Linebacker Brian Orakpo had two sacks for the Redskins, but Manning connected on 22 of 28 passes for 235 yards.

The Redskins were playing their second straight nationally televised game thanks to the decision by NBC and the NFL not to switch to a different game for the Sunday night telecast under the sport’s flexible scheduling plan. They scored a touchdown on their opening offensive possession of a game for the first time this season. With rookie tight end Jordan Reed on the inactive list for a second straight game since he suffered a concussion, Griffin turned to forgotten-man tight end Fred Davis for a key third-down catch on the opening drive. The 12-yard completion, Davis’s first catch since Sept. 15, gave the Redskins a first down at the New York 2-yard line. Morris scored on a second-down carry from the 1.

“We were really jelling early on, putting points up, able to move the ball really well,” Griffin said. “And then in the second half, we just shot ourselves in the foot, got in some bad situations.”

Griffin’s 19-yard touchdown throw over the middle to Paulsen on a third-and-nine play upped the Redskins’ lead to 14-0 in the second quarter. The Giants had appeared relatively disinterested in the proceedings to that point. But they got their running game going on their way to Brown’s 23-yard touchdown dash. The Giants got even 35 seconds before halftime when the Redskins left Myers open in the middle of the field. The tight end caught Manning’s on-target throw for a 22-yard touchdown.

The Redskins began unraveling in the third quarter when Moss was penalized for holding and unsportsmanlike conduct on the same play, stalling a drive. But Manning’s high throw resulted in a tipped-pass interception by Redskins safety Brandon Meriweather. The offense took over at the New York 12-yard line but went three yards backward thanks to the five-yard delay-of-game penalty on Garcon for kicking the football in frustration after Griffin’s third-down incompletion. Even so, Forbath delivered on a 33-yard field goal.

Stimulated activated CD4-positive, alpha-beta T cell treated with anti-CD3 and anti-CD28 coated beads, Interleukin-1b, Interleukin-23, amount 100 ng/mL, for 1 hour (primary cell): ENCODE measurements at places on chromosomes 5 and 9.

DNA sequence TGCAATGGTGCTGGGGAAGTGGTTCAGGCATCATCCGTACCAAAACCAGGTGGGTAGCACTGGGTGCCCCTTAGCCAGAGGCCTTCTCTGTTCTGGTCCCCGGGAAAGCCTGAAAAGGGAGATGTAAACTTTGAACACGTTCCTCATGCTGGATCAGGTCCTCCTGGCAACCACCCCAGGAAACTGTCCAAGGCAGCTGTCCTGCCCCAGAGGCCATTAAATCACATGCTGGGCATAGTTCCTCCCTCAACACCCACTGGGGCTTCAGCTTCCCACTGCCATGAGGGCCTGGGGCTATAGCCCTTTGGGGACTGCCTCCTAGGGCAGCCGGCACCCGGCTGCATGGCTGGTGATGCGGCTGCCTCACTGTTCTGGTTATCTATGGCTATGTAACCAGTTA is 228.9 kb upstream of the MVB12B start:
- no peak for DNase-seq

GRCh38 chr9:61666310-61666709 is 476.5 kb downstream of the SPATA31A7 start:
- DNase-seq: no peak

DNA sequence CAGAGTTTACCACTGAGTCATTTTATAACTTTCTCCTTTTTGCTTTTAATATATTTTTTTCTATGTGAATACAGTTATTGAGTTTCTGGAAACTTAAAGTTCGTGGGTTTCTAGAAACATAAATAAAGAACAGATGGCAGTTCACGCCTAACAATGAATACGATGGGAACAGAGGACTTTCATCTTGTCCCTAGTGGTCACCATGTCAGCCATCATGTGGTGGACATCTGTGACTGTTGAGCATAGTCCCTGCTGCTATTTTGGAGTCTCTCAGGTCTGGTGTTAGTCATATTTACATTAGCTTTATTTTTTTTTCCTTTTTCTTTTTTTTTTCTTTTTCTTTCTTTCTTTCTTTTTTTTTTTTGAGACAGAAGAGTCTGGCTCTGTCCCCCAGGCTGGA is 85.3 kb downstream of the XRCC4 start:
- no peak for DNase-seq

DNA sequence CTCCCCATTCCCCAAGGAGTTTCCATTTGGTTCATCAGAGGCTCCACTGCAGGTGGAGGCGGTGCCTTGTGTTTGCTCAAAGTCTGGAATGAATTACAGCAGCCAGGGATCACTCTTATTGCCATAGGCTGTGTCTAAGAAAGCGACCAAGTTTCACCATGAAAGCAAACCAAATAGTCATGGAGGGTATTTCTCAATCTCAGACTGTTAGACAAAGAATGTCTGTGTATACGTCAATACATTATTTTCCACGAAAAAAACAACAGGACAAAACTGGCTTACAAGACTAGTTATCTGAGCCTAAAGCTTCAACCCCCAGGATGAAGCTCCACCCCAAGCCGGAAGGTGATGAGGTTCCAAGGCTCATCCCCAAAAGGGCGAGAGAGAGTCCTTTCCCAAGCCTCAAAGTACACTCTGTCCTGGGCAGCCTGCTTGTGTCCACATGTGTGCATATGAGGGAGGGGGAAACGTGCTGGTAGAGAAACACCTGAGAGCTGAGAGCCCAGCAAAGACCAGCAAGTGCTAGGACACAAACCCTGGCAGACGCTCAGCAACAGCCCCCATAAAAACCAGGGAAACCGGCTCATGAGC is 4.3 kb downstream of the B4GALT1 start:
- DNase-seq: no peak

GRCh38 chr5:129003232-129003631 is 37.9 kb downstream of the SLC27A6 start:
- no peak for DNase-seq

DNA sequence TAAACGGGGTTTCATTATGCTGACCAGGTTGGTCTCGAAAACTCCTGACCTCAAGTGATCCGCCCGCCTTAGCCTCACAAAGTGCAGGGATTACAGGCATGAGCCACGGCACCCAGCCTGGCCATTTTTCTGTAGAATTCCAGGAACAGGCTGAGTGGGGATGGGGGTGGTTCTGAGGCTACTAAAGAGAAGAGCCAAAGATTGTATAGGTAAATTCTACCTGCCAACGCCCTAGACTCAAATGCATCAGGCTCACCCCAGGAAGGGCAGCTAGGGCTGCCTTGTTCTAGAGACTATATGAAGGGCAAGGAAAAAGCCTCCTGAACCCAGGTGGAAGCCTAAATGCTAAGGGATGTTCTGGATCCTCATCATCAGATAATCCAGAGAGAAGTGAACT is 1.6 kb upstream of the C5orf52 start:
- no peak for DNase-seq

“The penalties were something we have to address,” Orakpo said. “It’s very disappointing when we continue to get penalties and shoot ourselves in the foot.”

The Giants took the lead on Brown’s one-yard touchdown in the opening minute of the fourth quarter. The touchdown was set up by Sav Rocca’s deflected 18-yard punt for the Redskins after the snap was rolled back toward him by Nelson.

“I heard something, and I just shouldn’t have snapped it,” Nelson said. “I should have waited. Worst-case scenario, we take a delay of game or a false start or something. That’s what I should have done.”

Hall was penalized for unsportsmanlike conduct during the Giants’ drive. The Giants added a 39-yard field goal by place kicker Josh Brown with just more than 21 / 2 minutes to play.

“You can’t lose your poise,” Shanahan said. “That was disappointing. We’ve got some competitors out there. . . . We’ve got to keep our poise in those situations, and we lost it a couple times.”